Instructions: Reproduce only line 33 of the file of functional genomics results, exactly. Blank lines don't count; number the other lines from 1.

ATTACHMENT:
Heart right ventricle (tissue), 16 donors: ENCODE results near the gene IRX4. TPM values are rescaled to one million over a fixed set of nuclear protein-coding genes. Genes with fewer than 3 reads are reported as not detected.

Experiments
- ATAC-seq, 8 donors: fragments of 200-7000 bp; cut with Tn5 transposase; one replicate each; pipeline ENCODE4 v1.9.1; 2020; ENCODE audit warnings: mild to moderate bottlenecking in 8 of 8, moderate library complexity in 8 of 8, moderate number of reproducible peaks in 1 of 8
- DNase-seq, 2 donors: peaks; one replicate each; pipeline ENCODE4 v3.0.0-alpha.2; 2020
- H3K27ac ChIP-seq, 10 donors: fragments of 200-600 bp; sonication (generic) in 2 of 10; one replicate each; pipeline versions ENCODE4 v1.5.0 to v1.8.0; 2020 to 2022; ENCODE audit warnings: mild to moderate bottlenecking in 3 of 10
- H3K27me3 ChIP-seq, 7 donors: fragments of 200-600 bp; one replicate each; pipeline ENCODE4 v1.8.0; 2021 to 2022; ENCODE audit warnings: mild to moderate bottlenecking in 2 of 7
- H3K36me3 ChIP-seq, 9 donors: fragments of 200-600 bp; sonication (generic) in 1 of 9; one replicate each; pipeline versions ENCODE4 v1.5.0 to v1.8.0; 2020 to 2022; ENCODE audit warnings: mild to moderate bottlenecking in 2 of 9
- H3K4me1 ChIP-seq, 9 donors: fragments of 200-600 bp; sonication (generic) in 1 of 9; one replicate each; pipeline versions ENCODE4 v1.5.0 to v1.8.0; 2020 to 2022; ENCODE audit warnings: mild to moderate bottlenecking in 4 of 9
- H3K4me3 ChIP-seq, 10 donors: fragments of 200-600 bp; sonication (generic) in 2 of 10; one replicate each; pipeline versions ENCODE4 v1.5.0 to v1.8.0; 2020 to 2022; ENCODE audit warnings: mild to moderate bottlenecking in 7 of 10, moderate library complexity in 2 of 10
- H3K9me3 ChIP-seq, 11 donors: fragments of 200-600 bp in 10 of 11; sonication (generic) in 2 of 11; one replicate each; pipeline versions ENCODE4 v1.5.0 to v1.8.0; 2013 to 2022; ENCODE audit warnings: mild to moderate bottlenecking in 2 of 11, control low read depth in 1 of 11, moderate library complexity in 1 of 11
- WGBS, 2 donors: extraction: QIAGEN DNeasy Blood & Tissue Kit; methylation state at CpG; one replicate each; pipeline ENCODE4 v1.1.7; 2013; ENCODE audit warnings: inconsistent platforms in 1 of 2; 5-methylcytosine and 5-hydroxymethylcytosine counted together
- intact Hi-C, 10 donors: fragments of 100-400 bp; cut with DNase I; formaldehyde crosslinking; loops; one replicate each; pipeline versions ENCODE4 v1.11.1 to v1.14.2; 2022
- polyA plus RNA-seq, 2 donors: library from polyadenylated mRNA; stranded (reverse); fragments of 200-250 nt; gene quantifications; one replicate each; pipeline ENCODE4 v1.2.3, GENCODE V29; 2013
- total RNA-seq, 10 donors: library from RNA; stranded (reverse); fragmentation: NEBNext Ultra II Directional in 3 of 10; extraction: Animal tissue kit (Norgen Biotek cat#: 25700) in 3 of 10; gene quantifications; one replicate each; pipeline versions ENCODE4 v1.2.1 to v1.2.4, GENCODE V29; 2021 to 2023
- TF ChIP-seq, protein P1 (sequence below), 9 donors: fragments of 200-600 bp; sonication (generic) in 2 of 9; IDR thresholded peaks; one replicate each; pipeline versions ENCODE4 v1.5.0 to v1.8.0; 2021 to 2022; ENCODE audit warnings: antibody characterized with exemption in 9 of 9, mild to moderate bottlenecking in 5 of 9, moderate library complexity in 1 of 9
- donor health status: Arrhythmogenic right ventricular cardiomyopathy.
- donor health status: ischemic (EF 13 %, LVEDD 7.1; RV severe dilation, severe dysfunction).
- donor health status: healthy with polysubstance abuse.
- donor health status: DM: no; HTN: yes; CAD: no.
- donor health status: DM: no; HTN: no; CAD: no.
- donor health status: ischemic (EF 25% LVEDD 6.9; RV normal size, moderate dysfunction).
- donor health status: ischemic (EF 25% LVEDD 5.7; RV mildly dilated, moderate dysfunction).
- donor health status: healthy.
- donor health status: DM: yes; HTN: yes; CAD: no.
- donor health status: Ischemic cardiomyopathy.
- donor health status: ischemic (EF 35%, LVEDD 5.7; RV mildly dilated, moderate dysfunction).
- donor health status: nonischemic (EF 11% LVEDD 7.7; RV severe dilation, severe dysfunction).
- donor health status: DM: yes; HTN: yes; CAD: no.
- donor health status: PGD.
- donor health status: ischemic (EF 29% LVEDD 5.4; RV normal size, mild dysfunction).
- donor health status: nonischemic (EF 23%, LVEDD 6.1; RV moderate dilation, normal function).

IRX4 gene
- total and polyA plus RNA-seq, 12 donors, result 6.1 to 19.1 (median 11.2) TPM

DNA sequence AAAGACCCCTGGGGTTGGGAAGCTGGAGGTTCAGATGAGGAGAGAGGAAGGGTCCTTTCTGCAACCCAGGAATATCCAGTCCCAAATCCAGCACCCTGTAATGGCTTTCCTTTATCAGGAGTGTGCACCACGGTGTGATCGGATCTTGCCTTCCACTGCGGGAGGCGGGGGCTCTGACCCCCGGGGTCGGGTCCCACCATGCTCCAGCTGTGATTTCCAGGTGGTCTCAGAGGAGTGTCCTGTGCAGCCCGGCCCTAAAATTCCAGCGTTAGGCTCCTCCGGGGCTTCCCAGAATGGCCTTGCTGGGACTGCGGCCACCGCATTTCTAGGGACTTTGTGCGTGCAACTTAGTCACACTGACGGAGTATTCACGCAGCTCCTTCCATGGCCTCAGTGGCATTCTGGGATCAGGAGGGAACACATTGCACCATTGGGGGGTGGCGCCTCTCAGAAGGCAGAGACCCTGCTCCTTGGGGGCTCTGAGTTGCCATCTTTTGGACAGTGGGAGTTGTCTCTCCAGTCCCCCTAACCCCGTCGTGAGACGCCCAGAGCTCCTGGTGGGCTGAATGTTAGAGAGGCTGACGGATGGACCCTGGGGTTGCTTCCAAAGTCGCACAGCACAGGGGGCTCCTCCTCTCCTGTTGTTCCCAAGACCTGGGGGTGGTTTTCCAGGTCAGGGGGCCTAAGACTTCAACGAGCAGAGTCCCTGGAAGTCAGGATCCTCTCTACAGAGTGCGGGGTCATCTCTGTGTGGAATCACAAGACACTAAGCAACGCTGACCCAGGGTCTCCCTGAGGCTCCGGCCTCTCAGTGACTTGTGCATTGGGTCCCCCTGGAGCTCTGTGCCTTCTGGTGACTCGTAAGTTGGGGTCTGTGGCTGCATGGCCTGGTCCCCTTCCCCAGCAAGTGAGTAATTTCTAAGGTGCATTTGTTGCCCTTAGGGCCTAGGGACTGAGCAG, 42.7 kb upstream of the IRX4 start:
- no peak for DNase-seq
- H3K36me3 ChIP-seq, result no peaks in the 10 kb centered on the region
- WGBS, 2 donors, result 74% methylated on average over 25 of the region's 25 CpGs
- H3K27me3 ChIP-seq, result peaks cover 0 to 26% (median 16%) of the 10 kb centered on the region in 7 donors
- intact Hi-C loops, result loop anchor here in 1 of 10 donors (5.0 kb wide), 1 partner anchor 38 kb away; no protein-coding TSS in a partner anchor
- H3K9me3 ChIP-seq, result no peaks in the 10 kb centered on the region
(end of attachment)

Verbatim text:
- total and polyA plus RNA-seq, 12 donors, result 6.1 to 19.1 (median 11.2) TPM